Beyond the Wings, February 2023
What I've been up to this month
As I was turning 39 on February 7th, I was reaching the longest sober stretch since I was old enough to drink. By the end of March I will be on day 100, and am thoroughly enjoying life after booze.
I think the healthiest relationship with alcohol is to enjoy the occasional drop, but I have never been one for moderation, so cold turkey it is.
On February 11th, I made the last ever recording of my Chinese-language songs. It has been a grand adventure, and the greatest combination of my three most adored activities, creative writing, making music, and learning languages:
This month’s miscellaneous cover was ‘My Proud Corazón’ from Coco.
The next The Kev album will be all-but finished by the end of next month. I have had two studio sessions and done plenty of recording and mixing at home. I also did an interview about The Kev with New York-based Z-Radio:
Much more importantly, my day job is still thriving, with an increasing number of both corporate and private clients.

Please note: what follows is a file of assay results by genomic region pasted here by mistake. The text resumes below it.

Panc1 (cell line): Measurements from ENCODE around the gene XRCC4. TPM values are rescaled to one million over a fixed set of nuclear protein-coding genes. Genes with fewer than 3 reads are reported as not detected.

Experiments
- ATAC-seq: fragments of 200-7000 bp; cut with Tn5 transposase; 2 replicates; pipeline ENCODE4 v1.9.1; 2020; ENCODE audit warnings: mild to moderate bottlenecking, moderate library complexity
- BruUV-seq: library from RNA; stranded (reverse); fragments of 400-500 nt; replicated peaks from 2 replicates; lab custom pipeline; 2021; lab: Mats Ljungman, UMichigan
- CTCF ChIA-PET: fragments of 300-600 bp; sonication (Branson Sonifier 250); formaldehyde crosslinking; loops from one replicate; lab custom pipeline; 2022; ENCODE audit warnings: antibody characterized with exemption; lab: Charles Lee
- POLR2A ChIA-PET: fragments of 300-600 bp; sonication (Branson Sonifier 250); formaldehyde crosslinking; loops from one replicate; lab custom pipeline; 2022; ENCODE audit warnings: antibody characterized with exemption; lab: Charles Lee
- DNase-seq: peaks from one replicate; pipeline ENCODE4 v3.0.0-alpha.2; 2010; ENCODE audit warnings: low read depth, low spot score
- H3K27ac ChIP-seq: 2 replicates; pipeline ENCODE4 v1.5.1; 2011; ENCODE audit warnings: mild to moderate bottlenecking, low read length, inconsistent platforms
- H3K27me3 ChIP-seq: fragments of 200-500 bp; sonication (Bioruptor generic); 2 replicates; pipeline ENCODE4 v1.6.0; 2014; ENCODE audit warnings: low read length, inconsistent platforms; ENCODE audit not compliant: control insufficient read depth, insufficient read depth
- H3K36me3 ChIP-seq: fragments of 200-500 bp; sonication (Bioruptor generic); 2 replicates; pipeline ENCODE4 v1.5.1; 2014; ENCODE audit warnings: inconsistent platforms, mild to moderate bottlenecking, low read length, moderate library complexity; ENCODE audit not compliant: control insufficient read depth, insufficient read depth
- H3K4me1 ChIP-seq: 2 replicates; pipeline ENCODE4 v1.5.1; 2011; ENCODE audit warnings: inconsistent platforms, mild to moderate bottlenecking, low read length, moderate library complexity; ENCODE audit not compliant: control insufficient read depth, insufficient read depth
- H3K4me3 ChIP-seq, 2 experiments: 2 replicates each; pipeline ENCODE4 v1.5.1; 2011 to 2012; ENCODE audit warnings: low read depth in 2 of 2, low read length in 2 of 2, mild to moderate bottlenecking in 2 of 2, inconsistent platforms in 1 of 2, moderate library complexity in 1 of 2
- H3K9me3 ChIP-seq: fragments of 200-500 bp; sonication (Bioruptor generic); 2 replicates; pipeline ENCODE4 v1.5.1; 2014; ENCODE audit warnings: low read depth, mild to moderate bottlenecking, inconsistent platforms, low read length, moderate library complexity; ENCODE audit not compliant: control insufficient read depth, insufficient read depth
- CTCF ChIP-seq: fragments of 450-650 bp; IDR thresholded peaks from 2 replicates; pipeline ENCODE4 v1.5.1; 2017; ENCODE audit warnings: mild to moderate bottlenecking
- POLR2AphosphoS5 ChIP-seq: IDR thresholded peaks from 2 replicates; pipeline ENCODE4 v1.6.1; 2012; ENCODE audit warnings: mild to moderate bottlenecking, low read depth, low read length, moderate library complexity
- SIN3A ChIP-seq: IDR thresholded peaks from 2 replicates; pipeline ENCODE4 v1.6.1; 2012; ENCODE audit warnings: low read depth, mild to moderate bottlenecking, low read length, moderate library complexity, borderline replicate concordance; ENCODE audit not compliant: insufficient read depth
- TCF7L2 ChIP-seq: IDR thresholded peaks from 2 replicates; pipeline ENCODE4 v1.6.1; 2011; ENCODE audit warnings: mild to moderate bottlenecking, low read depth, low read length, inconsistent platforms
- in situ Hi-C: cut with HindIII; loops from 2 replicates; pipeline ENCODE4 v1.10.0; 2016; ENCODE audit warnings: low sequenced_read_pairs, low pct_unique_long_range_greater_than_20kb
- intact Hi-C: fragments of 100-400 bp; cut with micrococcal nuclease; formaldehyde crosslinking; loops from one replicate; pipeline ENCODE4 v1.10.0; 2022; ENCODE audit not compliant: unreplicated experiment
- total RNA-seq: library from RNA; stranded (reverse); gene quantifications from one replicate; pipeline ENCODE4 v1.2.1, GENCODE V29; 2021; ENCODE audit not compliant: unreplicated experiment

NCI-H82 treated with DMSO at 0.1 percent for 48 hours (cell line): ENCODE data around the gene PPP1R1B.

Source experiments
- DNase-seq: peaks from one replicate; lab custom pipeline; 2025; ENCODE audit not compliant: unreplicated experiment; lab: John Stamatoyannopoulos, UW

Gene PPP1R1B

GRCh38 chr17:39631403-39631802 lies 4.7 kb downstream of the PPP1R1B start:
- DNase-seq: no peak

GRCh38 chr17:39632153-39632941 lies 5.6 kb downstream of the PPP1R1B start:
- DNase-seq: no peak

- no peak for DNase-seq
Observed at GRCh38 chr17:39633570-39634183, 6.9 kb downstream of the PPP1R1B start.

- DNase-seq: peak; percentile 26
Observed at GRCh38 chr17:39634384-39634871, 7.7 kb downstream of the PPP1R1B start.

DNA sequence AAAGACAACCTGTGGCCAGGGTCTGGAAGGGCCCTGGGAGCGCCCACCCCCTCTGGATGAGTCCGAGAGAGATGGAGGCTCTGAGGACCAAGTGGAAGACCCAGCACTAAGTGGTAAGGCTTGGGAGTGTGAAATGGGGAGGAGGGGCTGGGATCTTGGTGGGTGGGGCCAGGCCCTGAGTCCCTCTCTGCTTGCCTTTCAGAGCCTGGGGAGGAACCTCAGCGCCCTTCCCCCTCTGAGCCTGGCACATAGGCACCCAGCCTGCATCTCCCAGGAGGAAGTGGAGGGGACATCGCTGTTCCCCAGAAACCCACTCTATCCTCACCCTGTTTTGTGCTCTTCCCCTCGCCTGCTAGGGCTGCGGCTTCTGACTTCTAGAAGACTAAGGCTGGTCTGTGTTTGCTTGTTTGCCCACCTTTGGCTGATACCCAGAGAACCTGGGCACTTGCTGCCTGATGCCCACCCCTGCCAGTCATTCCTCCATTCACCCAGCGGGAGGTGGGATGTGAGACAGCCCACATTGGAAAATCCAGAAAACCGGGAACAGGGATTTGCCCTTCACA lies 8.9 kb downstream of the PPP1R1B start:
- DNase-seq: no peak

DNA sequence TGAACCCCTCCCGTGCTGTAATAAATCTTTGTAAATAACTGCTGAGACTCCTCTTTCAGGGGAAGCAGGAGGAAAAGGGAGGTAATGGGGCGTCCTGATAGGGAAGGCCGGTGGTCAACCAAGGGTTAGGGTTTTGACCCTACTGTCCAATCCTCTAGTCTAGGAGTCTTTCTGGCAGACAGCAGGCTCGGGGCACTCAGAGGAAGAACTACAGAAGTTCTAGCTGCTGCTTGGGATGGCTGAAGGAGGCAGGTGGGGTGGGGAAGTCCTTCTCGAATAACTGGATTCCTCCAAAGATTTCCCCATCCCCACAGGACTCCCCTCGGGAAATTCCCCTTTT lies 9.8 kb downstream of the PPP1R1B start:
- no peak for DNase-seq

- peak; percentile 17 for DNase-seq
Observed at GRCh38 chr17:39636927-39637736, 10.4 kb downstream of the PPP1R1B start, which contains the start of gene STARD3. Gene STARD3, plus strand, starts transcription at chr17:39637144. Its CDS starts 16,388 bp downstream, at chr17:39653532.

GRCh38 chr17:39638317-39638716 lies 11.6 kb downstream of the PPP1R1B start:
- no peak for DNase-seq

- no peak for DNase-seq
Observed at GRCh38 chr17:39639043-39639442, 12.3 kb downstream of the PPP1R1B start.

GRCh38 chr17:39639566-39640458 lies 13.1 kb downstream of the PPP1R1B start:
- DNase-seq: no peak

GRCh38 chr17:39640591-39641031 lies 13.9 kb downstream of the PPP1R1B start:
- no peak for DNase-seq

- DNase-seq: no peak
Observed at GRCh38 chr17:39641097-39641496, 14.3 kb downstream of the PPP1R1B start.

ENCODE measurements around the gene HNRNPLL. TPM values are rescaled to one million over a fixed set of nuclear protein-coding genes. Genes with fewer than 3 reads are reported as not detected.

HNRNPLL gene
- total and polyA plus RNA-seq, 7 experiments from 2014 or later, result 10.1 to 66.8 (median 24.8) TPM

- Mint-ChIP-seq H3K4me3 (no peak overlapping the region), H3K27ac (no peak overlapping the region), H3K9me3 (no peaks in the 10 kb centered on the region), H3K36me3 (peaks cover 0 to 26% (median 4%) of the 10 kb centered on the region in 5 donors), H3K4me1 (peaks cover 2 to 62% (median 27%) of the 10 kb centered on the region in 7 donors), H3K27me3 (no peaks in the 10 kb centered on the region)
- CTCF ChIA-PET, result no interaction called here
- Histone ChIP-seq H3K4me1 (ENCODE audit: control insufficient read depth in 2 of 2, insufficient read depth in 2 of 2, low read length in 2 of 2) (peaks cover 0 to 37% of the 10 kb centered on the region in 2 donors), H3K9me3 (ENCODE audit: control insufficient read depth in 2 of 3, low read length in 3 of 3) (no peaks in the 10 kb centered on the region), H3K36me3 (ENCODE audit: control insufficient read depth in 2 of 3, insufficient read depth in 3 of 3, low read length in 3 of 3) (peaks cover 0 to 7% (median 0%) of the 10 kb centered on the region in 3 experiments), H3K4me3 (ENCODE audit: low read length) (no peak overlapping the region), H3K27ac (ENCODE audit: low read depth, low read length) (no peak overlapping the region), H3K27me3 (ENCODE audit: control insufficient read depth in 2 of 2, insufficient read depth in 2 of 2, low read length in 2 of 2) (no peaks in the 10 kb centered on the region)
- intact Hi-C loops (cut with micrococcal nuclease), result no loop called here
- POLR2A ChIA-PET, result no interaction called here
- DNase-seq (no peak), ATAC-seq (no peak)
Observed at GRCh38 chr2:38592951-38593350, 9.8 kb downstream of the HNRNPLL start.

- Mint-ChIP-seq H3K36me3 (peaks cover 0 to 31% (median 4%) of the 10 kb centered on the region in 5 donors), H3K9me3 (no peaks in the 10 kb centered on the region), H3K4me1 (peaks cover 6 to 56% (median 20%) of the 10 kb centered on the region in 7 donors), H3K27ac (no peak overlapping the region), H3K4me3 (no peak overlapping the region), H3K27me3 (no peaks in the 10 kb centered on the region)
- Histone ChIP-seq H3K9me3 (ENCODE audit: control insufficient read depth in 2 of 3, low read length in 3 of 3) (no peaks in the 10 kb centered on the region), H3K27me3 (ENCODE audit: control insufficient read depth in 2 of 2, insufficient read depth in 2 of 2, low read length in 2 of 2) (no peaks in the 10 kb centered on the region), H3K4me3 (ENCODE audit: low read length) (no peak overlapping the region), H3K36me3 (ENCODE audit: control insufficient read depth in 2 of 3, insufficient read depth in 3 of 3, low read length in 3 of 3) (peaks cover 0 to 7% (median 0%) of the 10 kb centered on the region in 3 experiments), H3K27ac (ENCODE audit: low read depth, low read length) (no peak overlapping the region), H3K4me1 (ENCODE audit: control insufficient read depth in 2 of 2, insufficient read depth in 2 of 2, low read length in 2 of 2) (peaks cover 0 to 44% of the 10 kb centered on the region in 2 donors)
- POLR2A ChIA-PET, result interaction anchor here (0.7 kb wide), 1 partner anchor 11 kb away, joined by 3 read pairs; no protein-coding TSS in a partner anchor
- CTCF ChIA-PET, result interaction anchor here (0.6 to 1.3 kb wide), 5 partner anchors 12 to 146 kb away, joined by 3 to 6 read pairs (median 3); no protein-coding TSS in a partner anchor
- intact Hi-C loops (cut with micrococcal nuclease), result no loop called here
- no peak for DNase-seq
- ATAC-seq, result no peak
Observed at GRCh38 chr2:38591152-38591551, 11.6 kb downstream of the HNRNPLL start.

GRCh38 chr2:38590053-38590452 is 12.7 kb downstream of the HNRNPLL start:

It’s a cliché to tell creative people to ‘not give up your day job’ if their stuff is not very good. However, I draw as much if not more meaning and self-worth from my tutoring work as from anything creative.
When the Oscar-winning actor Lee Marvin died of cancer in 1987, he wanted to be remembered for his military work more than for his glittering Hollywood career. Day jobs rule.
An adaptation of one of the most important books of the twentieth century has been showered with some of the most prestigious awards available. ‘All Quiet on the Western Front’ won BAFTAS for best film, best director, best score, best adapted screenplay and more, which augurs well for its performance at the Oscars.
The film has won critical acclaim around the world, but in Germany both audiences and critics are more sceptical. Tabloid Bild Zeitung has described the film as ‘horny for Oscars’ and the left-leaning Süddeutsche Zeitung called it ‘war kitsch’.
The most internationally acclaimed German film of recent times happens to be released at the time of the largest European war since 1945. The film is not a particularly faithful adaptation of the novel (one of my personal favourites, I first read it at age 16), and the non-combat subplot often feels clunky, but as trench warfare rages to the east, it is a timely reminder of William Faulkner’s quote: “The past is never dead. It’s not even past.”